Crypto Currency Hack
The real victims of the incessant cryptocurrency hacks
During an interview with the British Broadcasting Corporation (BBC), Chris said, “I’m going to lose nearly 2,500 euros (£2,100) worth of cryptocurrency coins.” In a recent hack attack on the cryptocurrency exchange Liquid Global, Chris, a small crypto-holder from Austria, was one of many victims.
The company has insisted it will compensate all customers affected by the $100m ($72.8m) attack. However, most customers still worry until the money is returned. The 38-year-old always remembers what’s at stake as he picks up customers in his old Volkswagen.
Are exchanges safe?
Cryptocurrency exchanges like Liquid are vital to the growing cryptocurrency market. Websites like these are the places online where people can buy and sell digital coins like Bitcoin and Ethereum and the place where they store some of their coins.
There is, however, a question of safety regarding exchanges. Here are examples of hacking events that have ravaged the crypto world:
- A crypto hacker offers a reward after stealing $600m
- In a crypto heist in Japan, hackers stole nearly $100m
- Cybercriminals’ new method of earning money
- Also, this month, another crypto platform, Poly Network, was hacked, losing $610m in customer funds.
- Since 2014, at least £1.6bn has been stolen by hackers from cryptocurrency platforms as part of at least a dozen other hacks.
The largest-ever cryptocurrency hacks
The Italian exchange BitGrail was hacked in 2018, and $146 million was stolen. The loss of funds is estimated to have hit 230,000 BitGrail users.
$281 million was stolen in 2020 from the Seychelles-based exchange by suspected North Korean hackers. Most of the money was recovered by the company, which refunded customers.
The Japanese exchange was hacked in 2014, causing $450 million of mainly Bitcoin to be lost. Unfortunately, no refunds have yet been made to the customers.
The Japanese exchange was robbed of $534m in 2018. Coincheck ultimately reimbursed the customers.
Earlier this month, 610 million dollars worth of cryptocurrency was stolen from this Chinese platform. All the funds have been returned, and customers have begun getting reimbursed.
Many platforms are unregulated, so customers are not guaranteed to get their money back when they lose tens of millions or even hundreds of millions of dollars.
Refunding customers who lose their funds
Frequently, customers do not receive the full refund or are only partially refunded – affectionately referred to as taking a haircut.
On Tuesday, Liquid Global’s chief operating officer, Seth Melamed, tweeted that “there will be no hair cuts.”
Despite cryptocurrencies’ apparent security concerns, financial commentator Frances Coppola says they need to learn faster.
Security is highly protected in the traditional banking system, and the industry is heavily regulated in this area.
Banking institutions are subject to hacking attacks consistently. They are both better prepared, and they also have the responsibility of reimbursing their customers, which cryptocurrencies don’t.”
According to her, individuals are more likely to be defrauded or hacked in traditional banking systems, which occur all the time and cost millions of dollars.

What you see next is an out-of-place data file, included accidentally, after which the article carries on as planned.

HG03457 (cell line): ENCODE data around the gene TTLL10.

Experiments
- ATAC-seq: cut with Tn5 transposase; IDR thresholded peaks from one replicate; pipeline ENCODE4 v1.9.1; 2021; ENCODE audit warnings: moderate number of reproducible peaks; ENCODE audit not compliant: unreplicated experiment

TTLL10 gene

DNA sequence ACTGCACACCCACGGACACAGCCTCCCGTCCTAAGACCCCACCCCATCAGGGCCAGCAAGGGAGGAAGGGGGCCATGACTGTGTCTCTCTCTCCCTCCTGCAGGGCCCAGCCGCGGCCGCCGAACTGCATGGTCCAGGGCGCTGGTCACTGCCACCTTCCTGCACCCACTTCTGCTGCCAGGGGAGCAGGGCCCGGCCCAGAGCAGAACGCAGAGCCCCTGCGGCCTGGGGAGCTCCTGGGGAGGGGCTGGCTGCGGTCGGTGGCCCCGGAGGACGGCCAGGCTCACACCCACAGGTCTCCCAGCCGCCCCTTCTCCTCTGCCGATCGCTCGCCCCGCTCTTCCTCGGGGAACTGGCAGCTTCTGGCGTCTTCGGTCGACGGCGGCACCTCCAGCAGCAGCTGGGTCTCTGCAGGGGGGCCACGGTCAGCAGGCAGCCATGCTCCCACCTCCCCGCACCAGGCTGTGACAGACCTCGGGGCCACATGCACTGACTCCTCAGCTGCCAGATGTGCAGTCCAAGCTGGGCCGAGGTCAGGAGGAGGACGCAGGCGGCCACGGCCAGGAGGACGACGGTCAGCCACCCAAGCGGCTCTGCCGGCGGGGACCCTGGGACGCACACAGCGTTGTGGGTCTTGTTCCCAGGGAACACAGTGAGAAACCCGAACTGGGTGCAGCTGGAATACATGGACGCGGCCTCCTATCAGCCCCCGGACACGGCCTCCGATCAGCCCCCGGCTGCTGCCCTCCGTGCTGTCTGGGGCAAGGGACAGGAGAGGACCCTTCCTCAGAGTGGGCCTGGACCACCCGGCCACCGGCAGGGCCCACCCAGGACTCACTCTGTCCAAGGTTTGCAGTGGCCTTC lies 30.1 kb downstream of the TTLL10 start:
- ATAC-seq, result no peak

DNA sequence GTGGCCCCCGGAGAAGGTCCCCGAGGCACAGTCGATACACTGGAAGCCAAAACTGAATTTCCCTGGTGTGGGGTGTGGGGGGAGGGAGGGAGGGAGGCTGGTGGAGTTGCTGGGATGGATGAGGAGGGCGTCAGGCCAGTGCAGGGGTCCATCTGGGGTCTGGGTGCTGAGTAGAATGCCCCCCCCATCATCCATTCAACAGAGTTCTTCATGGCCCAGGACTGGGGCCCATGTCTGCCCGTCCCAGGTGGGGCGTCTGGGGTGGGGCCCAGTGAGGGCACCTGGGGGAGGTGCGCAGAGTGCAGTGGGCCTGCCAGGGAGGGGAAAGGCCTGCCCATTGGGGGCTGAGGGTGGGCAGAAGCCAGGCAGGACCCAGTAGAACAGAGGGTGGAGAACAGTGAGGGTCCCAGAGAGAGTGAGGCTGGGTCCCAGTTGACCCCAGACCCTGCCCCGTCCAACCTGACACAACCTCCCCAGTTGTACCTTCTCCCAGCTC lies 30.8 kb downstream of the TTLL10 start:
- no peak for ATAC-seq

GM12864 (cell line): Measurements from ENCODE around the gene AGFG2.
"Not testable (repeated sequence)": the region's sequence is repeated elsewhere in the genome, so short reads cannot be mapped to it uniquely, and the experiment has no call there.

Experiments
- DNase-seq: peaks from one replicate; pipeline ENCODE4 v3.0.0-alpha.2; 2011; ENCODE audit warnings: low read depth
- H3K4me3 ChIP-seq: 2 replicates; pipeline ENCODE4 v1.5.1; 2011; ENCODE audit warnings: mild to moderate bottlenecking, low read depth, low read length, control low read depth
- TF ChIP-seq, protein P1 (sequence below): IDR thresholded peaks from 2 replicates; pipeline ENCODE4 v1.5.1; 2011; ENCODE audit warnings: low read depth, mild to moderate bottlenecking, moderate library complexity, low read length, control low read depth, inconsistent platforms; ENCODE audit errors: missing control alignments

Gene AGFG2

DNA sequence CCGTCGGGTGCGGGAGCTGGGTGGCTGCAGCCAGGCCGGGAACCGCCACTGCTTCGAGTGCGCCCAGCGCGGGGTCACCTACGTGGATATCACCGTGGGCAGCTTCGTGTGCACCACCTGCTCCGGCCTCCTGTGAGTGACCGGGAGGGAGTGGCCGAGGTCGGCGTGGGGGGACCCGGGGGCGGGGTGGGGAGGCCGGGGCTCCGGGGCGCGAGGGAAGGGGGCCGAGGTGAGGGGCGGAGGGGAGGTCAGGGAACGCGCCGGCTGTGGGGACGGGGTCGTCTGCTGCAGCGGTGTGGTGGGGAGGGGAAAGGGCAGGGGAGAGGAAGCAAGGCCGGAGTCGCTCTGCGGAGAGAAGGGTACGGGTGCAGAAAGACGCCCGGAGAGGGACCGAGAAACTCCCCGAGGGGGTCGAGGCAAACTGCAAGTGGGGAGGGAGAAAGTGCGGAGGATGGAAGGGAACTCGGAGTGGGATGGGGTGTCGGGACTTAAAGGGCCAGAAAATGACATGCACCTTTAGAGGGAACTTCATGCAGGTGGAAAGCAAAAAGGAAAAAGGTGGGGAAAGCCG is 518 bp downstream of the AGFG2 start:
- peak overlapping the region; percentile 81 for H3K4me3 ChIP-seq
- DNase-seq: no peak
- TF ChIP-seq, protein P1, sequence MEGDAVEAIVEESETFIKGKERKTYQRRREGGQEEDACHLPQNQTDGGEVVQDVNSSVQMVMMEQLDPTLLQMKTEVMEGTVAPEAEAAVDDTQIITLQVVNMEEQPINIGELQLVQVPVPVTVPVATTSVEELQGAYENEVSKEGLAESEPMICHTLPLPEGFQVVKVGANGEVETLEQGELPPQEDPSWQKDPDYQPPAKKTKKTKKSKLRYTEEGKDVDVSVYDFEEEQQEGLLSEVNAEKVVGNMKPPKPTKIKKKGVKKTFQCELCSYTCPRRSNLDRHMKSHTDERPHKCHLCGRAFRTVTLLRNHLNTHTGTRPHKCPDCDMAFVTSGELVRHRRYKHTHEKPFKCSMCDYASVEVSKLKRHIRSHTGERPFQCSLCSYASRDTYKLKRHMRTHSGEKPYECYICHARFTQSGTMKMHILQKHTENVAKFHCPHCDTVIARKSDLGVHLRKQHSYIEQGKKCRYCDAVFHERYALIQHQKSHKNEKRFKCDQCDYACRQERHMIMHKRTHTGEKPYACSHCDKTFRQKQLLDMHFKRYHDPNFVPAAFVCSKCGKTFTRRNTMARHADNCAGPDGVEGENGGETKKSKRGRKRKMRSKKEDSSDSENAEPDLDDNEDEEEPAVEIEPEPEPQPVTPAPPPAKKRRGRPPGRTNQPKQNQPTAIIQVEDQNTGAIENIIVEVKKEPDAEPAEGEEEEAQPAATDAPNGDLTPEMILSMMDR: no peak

Ghaddar says crypto-hacking is symptomatic of a sector that’s still new and growing too quickly.
This is partially because these systems were built using open source technology. Open source is great because it uses the collective intelligence of a community to produce better software and protocols. Still, it is also a risk because some brilliant mind might find a vulnerability.”
According to Dr. Ghaddar, the only way to prevent attacks like these is to ensure more regulations and laws.
“If we truly want crypto to reach mass adoption, we need audits and testing. We need to have various standards that must be monitored so that market integrity is preserved.”
Cyber-attacks aren’t the only methods that have stung cryptocurrency investors. Unfortunately, there are other investors have faced over the years. Exit scams and rug pulls are just two of the more common forms of crypto-catastrophes.
Investigators are trying to calculate the amount lost in the collapse of the mysterious Africrypt exchange earlier this year when the founders vanished. Millions, maybe hundreds of millions, may have been lost in the collapse.
In 2019, customers of Canadian exchange QuadrigaCX also struggled to claim reimbursements in the wake of its founder’s death, which left more than $135 million worth of coins unaccounted for.
Of course, the traditional financial system also has its fair share of victims of massive pyramid schemes and other fraud, which probably outweigh most losses in the cryptocurrency world.
Though the crypto market is growing rapidly, it is still much smaller than the overall market, and recent history points to an industry-wide security issue.
According to a recent comment by the $600million hacker, “Hackers are our armed forces. If you are given weapons and can protect billions from other hackers while remaining anonymous, will you be a terrorist or Batman?”
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